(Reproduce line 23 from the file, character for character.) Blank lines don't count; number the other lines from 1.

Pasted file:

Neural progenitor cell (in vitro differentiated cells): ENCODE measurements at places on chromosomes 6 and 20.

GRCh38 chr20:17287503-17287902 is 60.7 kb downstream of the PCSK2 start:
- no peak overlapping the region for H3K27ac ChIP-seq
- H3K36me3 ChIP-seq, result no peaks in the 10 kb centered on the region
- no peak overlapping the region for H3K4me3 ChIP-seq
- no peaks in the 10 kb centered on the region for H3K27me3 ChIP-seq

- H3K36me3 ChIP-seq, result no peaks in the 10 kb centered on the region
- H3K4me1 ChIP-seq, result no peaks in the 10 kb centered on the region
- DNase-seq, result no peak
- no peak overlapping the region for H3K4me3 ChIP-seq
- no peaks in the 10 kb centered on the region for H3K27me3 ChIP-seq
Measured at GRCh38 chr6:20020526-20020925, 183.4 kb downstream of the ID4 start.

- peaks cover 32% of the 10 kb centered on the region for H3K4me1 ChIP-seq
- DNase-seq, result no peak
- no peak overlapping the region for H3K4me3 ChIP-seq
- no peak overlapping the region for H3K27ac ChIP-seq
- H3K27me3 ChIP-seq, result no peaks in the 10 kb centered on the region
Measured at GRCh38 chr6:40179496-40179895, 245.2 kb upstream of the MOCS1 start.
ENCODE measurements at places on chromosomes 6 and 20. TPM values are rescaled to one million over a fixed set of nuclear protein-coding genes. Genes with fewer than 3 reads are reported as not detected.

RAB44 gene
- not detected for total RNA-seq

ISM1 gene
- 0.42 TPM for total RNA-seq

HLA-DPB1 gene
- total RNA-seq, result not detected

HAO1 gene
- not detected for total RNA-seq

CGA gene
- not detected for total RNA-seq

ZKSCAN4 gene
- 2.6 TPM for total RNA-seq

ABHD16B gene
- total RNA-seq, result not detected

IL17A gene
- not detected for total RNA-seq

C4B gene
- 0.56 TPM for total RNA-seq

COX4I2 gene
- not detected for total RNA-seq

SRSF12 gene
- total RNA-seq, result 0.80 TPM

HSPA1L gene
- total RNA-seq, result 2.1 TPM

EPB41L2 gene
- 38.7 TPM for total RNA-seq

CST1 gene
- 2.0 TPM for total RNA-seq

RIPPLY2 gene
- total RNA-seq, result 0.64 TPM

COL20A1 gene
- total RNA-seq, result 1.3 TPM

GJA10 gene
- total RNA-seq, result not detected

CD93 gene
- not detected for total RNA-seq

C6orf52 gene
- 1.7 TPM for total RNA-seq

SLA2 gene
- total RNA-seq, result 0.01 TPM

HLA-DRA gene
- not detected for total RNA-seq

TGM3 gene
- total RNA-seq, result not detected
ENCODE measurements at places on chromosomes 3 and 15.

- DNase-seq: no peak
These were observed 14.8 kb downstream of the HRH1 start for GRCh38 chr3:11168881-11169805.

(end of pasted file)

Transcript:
- 0.42 TPM for total RNA-seq